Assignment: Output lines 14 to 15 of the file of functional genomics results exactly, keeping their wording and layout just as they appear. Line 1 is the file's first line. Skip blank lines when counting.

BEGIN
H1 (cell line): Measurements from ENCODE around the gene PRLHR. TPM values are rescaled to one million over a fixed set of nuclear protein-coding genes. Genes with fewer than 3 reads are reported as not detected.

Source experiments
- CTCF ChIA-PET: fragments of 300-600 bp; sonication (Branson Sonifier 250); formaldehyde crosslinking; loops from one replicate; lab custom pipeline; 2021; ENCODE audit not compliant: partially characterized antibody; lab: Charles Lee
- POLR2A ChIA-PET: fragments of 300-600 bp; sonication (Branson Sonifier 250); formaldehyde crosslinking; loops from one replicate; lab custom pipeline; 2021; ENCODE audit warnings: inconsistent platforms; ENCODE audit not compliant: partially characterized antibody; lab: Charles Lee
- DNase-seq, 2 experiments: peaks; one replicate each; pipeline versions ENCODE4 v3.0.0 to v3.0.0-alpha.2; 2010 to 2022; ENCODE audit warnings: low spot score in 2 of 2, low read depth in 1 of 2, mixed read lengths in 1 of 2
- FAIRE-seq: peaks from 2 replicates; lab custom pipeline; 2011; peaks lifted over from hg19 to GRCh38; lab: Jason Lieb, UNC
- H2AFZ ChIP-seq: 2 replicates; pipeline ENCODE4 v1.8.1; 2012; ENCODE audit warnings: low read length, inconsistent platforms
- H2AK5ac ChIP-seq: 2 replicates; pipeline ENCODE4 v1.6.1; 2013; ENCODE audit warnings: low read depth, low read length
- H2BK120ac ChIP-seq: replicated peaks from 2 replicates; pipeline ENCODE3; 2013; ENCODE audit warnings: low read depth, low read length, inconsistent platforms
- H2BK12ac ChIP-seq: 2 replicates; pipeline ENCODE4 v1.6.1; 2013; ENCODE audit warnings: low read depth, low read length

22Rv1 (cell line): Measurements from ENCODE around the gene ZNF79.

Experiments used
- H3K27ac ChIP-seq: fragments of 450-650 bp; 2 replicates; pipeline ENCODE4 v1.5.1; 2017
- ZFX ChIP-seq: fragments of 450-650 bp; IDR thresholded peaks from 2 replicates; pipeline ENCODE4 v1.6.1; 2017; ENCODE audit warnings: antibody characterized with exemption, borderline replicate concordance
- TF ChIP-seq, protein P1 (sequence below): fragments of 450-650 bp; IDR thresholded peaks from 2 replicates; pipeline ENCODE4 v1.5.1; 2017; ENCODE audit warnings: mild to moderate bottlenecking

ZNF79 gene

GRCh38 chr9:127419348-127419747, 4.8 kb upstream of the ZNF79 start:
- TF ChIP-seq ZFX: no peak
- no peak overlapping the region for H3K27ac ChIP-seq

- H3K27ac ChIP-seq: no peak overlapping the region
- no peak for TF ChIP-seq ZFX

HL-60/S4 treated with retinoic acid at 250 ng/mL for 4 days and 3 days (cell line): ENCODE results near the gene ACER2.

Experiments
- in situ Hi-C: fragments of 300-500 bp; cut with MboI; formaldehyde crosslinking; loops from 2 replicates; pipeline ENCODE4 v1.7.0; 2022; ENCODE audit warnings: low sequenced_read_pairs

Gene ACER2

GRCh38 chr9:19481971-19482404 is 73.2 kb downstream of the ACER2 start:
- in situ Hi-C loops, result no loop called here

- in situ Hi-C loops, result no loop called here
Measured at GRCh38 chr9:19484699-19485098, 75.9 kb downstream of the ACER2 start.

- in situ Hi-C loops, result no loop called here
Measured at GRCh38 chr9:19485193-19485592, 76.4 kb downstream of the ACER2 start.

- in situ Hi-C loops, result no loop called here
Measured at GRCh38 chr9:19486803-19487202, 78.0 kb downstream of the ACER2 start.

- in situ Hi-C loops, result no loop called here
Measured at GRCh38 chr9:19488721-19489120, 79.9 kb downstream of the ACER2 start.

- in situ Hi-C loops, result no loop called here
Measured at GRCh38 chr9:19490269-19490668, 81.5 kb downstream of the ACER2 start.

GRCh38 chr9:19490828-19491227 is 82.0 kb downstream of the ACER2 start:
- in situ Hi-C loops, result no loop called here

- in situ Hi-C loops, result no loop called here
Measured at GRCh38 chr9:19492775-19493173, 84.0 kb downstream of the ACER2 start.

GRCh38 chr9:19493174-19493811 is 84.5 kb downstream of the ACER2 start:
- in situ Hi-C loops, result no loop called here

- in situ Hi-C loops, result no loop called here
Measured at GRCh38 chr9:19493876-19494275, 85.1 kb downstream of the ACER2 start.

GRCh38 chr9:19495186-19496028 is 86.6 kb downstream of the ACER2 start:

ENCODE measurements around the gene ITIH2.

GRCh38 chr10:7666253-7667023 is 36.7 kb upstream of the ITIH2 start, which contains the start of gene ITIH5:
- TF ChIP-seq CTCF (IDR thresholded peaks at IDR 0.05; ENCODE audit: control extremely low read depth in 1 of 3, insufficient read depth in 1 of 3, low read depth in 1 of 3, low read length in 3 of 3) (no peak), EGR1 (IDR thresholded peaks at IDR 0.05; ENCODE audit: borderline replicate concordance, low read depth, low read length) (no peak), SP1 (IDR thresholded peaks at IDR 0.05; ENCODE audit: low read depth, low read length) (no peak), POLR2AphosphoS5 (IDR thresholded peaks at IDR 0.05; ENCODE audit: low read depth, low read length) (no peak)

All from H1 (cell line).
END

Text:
- ZFX ChIP-seq: fragments of 450-650 bp; IDR thresholded peaks from 2 replicates; pipeline ENCODE4 v1.6.1; 2017; ENCODE audit warnings: antibody characterized with exemption, borderline replicate concordance
- TF ChIP-seq, protein P1 (sequence below): fragments of 450-650 bp; IDR thresholded peaks from 2 replicates; pipeline ENCODE4 v1.5.1; 2017; ENCODE audit warnings: mild to moderate bottlenecking